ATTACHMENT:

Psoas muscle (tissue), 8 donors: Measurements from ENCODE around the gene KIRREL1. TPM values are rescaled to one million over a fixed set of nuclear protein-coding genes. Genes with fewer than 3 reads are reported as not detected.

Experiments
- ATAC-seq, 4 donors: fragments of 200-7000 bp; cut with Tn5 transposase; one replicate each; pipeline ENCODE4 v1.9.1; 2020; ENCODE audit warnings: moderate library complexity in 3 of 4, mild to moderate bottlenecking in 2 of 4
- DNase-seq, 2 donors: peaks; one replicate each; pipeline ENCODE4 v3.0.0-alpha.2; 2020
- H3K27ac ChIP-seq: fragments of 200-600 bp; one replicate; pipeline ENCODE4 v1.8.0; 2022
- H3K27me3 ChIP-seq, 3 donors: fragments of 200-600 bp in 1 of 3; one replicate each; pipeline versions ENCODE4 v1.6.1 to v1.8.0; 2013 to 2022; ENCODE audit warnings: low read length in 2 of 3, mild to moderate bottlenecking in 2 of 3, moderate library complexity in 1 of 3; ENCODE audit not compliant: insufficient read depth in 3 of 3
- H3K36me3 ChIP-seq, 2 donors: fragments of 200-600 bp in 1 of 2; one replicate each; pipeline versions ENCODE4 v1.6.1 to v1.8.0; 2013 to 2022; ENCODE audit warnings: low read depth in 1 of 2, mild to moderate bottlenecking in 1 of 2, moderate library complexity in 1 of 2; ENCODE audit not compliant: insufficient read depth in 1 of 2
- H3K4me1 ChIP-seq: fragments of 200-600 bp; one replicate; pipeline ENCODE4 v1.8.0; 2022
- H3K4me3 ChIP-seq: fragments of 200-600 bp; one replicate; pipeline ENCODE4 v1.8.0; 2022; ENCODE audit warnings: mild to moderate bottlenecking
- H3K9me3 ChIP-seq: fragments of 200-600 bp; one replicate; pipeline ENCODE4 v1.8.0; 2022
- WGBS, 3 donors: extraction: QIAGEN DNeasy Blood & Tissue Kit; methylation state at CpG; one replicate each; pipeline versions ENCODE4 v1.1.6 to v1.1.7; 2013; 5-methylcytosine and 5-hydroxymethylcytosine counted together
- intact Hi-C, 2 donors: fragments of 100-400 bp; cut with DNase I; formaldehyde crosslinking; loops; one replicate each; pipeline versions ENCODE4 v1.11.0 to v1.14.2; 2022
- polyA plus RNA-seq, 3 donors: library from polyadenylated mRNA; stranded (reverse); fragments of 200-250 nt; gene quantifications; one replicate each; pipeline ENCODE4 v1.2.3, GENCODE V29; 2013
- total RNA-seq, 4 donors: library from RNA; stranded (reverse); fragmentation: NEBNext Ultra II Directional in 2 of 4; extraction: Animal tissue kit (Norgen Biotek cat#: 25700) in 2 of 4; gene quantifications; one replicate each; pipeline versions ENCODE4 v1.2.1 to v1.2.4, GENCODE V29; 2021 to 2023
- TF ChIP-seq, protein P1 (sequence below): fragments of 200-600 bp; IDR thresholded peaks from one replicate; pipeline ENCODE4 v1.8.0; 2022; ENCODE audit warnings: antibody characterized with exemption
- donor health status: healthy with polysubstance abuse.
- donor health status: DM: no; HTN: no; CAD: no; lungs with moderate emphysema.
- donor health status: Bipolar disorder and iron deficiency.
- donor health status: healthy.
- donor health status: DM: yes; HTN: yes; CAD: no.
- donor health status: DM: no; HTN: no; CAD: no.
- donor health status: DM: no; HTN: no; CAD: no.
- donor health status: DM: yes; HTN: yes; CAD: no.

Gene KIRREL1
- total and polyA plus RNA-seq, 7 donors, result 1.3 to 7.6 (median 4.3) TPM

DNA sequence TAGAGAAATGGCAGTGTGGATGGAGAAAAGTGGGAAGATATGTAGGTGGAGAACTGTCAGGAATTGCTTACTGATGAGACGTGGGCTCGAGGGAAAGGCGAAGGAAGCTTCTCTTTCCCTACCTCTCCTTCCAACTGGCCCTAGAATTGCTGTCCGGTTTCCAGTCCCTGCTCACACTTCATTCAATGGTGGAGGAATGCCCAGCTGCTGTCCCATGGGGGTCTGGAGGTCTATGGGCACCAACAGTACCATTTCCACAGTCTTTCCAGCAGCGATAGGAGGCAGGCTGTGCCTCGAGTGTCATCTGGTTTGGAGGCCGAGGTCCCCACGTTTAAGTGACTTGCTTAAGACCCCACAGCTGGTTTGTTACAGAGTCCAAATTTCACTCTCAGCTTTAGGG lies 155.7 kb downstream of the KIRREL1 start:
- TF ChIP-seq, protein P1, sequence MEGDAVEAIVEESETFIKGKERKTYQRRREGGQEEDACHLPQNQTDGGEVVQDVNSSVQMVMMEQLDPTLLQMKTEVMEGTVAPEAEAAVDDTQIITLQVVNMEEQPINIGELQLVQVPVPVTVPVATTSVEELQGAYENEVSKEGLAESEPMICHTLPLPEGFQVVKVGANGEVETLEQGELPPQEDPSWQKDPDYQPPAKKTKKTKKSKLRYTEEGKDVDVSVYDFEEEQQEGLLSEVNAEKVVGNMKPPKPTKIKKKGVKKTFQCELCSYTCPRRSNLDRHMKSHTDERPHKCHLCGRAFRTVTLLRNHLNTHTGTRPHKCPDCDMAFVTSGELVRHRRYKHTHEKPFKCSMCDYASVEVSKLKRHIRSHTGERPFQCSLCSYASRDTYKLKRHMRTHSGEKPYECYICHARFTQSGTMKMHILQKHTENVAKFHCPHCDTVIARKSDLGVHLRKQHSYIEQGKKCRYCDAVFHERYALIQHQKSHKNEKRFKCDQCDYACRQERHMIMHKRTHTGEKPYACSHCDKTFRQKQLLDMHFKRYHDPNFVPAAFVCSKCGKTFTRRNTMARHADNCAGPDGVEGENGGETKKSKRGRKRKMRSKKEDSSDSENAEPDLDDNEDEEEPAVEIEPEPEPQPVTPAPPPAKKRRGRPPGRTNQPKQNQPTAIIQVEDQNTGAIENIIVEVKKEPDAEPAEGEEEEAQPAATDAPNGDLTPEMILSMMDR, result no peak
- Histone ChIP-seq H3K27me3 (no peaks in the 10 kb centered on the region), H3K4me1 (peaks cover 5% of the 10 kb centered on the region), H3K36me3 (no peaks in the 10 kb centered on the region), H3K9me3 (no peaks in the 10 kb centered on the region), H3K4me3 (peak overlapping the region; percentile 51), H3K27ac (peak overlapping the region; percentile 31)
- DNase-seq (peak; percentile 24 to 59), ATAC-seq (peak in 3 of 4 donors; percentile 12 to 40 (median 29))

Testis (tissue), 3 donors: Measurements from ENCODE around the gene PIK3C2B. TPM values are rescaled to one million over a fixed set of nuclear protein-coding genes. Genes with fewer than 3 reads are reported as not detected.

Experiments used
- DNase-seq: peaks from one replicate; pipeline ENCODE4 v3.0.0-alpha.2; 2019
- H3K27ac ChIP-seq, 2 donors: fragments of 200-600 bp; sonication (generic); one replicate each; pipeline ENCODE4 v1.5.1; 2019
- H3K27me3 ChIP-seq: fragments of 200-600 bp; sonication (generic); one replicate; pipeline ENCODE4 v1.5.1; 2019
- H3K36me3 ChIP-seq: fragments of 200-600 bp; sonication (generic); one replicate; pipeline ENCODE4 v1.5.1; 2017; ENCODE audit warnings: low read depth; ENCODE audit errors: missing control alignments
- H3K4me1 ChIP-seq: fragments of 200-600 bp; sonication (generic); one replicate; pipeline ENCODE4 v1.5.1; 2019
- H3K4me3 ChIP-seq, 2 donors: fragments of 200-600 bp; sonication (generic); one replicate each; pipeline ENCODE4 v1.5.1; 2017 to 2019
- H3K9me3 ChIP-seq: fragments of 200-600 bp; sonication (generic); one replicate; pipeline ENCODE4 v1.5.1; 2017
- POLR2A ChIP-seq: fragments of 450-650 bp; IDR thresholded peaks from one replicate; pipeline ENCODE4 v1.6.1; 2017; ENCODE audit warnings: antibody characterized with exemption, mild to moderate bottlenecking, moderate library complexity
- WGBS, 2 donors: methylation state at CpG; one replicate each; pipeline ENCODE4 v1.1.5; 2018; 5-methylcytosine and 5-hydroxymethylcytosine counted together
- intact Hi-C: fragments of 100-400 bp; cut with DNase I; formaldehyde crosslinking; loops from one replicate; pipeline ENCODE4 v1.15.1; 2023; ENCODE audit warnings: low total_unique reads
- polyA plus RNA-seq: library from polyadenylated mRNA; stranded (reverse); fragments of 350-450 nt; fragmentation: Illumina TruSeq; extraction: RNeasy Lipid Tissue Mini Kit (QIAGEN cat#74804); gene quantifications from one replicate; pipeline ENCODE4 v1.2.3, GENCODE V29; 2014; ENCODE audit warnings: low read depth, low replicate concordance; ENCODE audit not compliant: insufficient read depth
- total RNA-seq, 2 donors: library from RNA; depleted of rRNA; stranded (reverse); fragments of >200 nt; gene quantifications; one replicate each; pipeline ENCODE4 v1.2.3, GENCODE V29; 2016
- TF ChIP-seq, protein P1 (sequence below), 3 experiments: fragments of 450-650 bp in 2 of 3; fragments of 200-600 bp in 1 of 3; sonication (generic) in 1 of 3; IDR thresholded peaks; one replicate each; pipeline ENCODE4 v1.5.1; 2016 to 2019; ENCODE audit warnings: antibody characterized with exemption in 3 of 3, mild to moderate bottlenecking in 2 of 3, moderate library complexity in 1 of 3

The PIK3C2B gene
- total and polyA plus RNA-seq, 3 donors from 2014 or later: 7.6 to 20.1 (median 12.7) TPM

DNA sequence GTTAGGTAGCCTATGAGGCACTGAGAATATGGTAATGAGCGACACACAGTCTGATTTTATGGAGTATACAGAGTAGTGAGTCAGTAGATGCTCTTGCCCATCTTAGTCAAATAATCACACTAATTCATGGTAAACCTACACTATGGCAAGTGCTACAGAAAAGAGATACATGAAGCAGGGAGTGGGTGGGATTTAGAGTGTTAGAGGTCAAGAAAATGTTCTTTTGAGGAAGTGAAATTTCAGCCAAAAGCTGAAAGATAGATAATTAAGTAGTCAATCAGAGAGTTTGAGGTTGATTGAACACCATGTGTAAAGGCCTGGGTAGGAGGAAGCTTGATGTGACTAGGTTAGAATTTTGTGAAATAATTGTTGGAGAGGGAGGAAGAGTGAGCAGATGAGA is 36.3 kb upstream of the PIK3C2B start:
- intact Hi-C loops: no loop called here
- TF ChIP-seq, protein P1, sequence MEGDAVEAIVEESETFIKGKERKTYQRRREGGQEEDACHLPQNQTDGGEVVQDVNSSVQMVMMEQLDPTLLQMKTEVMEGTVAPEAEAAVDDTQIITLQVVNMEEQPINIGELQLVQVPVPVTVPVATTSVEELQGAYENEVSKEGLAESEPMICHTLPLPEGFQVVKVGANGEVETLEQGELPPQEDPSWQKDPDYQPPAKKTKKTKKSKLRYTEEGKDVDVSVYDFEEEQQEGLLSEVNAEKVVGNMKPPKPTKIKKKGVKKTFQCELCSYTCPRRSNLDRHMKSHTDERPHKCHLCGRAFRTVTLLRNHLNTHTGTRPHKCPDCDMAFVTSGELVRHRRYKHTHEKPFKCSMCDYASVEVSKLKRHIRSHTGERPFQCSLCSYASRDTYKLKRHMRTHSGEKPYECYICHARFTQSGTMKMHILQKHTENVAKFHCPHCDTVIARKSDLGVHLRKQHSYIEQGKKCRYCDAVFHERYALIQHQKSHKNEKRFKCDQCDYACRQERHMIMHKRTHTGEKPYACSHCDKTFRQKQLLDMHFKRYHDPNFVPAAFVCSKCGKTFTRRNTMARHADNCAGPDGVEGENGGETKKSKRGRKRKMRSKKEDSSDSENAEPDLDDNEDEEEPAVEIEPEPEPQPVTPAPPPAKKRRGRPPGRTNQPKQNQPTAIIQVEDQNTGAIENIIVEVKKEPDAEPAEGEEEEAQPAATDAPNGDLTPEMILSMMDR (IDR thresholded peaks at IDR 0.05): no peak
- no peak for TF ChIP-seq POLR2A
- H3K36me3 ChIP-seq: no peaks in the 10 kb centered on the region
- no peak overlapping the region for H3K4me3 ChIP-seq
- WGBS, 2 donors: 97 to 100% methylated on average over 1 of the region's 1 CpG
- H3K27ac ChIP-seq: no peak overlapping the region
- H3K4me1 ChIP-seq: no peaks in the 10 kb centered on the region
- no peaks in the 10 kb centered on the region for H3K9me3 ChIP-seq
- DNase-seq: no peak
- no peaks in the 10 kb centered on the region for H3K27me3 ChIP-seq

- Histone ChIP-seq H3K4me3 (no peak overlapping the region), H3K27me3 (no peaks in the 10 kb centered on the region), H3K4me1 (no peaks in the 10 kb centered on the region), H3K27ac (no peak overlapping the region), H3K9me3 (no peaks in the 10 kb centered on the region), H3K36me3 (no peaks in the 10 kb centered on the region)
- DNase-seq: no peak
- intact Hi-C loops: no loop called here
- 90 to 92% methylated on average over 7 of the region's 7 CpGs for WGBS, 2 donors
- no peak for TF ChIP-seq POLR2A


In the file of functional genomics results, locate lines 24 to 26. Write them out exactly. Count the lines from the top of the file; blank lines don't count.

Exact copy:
Gene KIRREL1
- total and polyA plus RNA-seq, 7 donors, result 1.3 to 7.6 (median 4.3) TPM

DNA sequence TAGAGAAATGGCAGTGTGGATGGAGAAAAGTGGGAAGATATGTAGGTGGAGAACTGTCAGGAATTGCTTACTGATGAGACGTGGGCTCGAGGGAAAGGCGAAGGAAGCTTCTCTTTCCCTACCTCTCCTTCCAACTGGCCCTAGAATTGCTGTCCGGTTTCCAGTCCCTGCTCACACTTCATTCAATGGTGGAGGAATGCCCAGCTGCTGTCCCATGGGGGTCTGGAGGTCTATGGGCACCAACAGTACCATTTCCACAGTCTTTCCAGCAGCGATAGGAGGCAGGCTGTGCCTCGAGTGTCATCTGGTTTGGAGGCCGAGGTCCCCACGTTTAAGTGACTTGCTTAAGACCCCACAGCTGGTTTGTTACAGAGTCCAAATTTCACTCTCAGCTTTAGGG lies 155.7 kb downstream of the KIRREL1 start: